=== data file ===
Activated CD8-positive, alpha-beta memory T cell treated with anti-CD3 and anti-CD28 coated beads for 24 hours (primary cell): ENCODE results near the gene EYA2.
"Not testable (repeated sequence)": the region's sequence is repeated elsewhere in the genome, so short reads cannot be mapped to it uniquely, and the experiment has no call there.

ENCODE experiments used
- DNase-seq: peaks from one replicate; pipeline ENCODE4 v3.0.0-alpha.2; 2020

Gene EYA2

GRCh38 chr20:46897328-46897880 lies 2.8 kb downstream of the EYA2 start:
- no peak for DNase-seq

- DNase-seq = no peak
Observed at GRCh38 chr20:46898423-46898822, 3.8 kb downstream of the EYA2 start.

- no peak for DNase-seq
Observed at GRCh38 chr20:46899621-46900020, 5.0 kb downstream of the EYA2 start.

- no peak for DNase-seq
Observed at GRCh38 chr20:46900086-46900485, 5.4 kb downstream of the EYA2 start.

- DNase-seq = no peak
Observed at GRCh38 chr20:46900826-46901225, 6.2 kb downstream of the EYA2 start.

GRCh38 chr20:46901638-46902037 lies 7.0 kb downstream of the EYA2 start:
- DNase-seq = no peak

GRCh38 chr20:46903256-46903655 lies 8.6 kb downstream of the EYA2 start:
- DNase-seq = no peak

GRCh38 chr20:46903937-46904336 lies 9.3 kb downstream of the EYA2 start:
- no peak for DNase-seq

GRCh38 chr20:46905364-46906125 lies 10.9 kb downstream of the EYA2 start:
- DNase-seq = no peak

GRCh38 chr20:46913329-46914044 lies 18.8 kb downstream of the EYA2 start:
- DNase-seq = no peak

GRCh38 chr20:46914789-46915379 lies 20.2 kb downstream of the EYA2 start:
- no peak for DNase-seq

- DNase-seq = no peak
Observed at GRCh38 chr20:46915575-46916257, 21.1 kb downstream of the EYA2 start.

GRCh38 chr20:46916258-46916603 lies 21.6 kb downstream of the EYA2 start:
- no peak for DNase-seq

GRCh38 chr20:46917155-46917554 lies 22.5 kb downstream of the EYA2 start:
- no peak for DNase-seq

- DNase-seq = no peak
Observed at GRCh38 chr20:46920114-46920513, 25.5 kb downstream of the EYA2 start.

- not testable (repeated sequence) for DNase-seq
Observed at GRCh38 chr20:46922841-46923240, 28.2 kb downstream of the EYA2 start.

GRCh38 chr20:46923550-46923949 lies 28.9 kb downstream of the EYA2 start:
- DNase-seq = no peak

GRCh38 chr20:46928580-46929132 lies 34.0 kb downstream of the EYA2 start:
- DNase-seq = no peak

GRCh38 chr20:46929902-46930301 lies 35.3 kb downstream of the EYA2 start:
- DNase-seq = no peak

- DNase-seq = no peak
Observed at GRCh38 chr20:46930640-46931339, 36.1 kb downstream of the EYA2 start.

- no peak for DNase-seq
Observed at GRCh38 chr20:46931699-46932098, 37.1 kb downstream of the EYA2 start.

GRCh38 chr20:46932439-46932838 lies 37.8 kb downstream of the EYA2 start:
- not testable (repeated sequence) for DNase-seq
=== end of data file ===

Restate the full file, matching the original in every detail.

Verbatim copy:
Activated CD8-positive, alpha-beta memory T cell treated with anti-CD3 and anti-CD28 coated beads for 24 hours (primary cell): ENCODE results near the gene EYA2.
"Not testable (repeated sequence)": the region's sequence is repeated elsewhere in the genome, so short reads cannot be mapped to it uniquely, and the experiment has no call there.

ENCODE experiments used
- DNase-seq: peaks from one replicate; pipeline ENCODE4 v3.0.0-alpha.2; 2020

Gene EYA2

GRCh38 chr20:46897328-46897880 lies 2.8 kb downstream of the EYA2 start:
- no peak for DNase-seq

- DNase-seq = no peak
Observed at GRCh38 chr20:46898423-46898822, 3.8 kb downstream of the EYA2 start.

- no peak for DNase-seq
Observed at GRCh38 chr20:46899621-46900020, 5.0 kb downstream of the EYA2 start.

- no peak for DNase-seq
Observed at GRCh38 chr20:46900086-46900485, 5.4 kb downstream of the EYA2 start.

- DNase-seq = no peak
Observed at GRCh38 chr20:46900826-46901225, 6.2 kb downstream of the EYA2 start.

GRCh38 chr20:46901638-46902037 lies 7.0 kb downstream of the EYA2 start:
- DNase-seq = no peak

GRCh38 chr20:46903256-46903655 lies 8.6 kb downstream of the EYA2 start:
- DNase-seq = no peak

GRCh38 chr20:46903937-46904336 lies 9.3 kb downstream of the EYA2 start:
- no peak for DNase-seq

GRCh38 chr20:46905364-46906125 lies 10.9 kb downstream of the EYA2 start:
- DNase-seq = no peak

GRCh38 chr20:46913329-46914044 lies 18.8 kb downstream of the EYA2 start:
- DNase-seq = no peak

GRCh38 chr20:46914789-46915379 lies 20.2 kb downstream of the EYA2 start:
- no peak for DNase-seq

- DNase-seq = no peak
Observed at GRCh38 chr20:46915575-46916257, 21.1 kb downstream of the EYA2 start.

GRCh38 chr20:46916258-46916603 lies 21.6 kb downstream of the EYA2 start:
- no peak for DNase-seq

GRCh38 chr20:46917155-46917554 lies 22.5 kb downstream of the EYA2 start:
- no peak for DNase-seq

- DNase-seq = no peak
Observed at GRCh38 chr20:46920114-46920513, 25.5 kb downstream of the EYA2 start.

- not testable (repeated sequence) for DNase-seq
Observed at GRCh38 chr20:46922841-46923240, 28.2 kb downstream of the EYA2 start.

GRCh38 chr20:46923550-46923949 lies 28.9 kb downstream of the EYA2 start:
- DNase-seq = no peak

GRCh38 chr20:46928580-46929132 lies 34.0 kb downstream of the EYA2 start:
- DNase-seq = no peak

GRCh38 chr20:46929902-46930301 lies 35.3 kb downstream of the EYA2 start:
- DNase-seq = no peak

- DNase-seq = no peak
Observed at GRCh38 chr20:46930640-46931339, 36.1 kb downstream of the EYA2 start.

- no peak for DNase-seq
Observed at GRCh38 chr20:46931699-46932098, 37.1 kb downstream of the EYA2 start.

GRCh38 chr20:46932439-46932838 lies 37.8 kb downstream of the EYA2 start:
- not testable (repeated sequence) for DNase-seq